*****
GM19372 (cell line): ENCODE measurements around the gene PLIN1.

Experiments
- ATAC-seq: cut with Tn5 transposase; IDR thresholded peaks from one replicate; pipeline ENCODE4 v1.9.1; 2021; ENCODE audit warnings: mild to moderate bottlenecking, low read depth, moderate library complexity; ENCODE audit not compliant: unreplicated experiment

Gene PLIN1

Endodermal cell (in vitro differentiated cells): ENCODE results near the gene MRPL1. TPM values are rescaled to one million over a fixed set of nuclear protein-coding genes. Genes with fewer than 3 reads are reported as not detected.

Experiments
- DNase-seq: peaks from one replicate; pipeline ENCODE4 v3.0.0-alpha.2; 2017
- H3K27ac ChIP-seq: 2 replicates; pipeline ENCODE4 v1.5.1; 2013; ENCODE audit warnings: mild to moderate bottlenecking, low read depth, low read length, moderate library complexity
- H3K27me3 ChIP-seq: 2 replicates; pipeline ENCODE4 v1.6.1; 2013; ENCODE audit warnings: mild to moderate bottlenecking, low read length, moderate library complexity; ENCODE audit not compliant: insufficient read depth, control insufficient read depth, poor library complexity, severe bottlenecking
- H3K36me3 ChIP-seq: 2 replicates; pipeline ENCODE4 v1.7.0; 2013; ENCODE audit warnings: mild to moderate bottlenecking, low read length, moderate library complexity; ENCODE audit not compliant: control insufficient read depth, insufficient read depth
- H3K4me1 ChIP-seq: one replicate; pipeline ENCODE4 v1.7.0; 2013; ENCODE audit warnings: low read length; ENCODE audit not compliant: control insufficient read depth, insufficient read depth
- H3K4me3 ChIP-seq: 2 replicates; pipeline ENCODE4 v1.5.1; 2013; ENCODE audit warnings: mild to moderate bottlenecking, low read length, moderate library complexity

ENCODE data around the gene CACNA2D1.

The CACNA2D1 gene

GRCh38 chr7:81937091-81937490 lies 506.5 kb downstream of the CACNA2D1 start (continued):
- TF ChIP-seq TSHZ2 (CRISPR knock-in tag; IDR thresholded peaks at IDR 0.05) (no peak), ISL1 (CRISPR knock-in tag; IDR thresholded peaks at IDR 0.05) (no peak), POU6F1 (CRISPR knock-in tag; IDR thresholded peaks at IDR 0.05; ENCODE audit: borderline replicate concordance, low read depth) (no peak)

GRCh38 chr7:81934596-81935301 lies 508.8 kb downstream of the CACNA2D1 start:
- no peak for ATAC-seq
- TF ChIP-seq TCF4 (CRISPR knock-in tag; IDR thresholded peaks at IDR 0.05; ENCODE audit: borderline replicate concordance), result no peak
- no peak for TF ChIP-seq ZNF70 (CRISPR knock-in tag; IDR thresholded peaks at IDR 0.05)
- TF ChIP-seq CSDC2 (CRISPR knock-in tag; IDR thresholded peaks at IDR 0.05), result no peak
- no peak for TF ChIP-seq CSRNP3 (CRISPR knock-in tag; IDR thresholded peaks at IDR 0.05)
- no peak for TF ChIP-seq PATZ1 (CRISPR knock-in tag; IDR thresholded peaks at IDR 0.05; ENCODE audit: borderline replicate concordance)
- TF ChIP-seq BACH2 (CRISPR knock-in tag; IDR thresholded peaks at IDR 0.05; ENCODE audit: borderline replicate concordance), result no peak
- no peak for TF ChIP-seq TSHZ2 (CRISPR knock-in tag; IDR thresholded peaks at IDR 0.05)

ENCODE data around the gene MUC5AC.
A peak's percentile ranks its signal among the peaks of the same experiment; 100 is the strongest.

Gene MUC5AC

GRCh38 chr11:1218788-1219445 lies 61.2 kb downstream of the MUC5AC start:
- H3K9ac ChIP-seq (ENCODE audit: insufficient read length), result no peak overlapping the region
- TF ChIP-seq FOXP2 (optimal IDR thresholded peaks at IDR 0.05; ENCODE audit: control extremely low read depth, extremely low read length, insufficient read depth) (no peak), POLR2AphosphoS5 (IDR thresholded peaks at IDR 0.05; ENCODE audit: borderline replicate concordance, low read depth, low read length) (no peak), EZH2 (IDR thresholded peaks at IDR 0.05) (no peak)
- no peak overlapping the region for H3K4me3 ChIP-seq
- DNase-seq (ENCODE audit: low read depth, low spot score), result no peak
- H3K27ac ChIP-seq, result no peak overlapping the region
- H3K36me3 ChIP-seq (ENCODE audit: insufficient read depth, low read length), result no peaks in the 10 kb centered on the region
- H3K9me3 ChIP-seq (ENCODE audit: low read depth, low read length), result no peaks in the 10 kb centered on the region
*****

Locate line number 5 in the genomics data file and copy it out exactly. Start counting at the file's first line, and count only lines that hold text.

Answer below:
Endodermal cell (in vitro differentiated cells): ENCODE results near the gene MRPL1. TPM values are rescaled to one million over a fixed set of nuclear protein-coding genes. Genes with fewer than 3 reads are reported as not detected.